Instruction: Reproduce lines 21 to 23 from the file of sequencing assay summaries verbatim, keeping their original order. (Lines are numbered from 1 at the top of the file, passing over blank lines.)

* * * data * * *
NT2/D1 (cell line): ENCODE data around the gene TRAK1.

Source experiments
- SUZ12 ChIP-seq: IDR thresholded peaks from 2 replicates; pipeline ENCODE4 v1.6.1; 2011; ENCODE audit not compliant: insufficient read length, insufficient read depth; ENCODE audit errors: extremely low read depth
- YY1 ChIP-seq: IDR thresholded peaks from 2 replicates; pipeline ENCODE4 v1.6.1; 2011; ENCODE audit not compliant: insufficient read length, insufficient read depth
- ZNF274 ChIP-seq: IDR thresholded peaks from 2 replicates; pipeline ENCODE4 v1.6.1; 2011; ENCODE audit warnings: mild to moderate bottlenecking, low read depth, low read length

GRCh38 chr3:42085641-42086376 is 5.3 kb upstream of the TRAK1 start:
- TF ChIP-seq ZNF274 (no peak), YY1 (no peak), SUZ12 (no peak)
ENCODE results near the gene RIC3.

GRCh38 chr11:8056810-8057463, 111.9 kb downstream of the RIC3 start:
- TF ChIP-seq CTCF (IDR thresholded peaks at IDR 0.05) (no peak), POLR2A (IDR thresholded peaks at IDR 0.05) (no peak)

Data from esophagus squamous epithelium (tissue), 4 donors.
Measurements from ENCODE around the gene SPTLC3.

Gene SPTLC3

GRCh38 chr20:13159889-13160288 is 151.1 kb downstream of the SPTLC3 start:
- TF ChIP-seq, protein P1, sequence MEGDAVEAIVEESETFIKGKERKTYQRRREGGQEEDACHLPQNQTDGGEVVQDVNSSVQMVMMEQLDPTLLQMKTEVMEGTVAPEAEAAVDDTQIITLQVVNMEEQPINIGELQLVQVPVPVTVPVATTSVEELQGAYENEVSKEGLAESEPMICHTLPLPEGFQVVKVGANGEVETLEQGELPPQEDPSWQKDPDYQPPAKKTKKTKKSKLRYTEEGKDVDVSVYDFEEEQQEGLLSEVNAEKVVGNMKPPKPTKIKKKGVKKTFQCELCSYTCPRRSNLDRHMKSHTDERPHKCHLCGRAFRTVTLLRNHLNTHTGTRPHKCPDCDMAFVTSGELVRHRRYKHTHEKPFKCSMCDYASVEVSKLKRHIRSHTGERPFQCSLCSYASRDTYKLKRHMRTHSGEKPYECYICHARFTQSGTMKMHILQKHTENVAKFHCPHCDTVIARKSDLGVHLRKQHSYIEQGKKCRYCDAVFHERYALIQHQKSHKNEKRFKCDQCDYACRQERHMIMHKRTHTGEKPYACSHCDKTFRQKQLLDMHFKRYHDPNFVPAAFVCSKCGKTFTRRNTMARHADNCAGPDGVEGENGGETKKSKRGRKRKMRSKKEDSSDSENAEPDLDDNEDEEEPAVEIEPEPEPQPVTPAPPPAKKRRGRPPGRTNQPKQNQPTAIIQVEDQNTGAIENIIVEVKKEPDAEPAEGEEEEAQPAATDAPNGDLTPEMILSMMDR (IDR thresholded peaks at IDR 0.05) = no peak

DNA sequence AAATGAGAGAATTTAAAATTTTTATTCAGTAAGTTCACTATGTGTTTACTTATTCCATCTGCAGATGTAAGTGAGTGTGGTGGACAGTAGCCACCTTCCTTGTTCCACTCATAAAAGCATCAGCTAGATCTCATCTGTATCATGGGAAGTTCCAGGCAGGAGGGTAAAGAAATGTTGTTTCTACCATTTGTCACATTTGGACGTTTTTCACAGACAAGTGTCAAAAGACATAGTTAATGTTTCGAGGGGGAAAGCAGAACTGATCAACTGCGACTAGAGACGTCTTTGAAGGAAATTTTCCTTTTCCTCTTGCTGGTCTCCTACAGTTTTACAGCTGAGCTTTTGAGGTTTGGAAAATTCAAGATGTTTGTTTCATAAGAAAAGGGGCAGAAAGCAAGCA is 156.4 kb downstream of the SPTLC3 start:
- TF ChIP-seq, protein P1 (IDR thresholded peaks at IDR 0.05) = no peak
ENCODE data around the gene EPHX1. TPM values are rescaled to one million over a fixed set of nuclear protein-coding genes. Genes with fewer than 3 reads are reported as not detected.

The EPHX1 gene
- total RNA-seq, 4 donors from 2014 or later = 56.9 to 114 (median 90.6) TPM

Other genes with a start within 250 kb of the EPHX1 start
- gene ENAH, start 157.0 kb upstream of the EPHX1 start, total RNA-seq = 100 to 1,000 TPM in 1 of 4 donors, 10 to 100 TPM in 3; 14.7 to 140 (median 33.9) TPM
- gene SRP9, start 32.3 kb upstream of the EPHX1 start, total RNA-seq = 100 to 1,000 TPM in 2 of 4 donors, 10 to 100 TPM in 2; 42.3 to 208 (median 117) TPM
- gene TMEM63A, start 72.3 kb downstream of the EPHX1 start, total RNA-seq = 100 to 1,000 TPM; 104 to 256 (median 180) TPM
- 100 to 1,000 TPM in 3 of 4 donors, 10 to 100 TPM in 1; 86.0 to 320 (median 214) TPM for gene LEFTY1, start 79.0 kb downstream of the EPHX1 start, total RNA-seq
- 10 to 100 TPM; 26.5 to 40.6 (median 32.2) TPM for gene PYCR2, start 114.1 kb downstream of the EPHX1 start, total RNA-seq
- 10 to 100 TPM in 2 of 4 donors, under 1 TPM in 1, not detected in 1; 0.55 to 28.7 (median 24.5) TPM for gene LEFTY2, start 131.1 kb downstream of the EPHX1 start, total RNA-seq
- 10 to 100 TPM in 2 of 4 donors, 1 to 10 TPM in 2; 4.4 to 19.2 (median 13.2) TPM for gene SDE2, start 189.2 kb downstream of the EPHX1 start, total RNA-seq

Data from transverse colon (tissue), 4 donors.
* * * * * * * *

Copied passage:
Other genes with a start within 250 kb of the EPHX1 start
- gene ENAH, start 157.0 kb upstream of the EPHX1 start, total RNA-seq = 100 to 1,000 TPM in 1 of 4 donors, 10 to 100 TPM in 3; 14.7 to 140 (median 33.9) TPM
- gene SRP9, start 32.3 kb upstream of the EPHX1 start, total RNA-seq = 100 to 1,000 TPM in 2 of 4 donors, 10 to 100 TPM in 2; 42.3 to 208 (median 117) TPM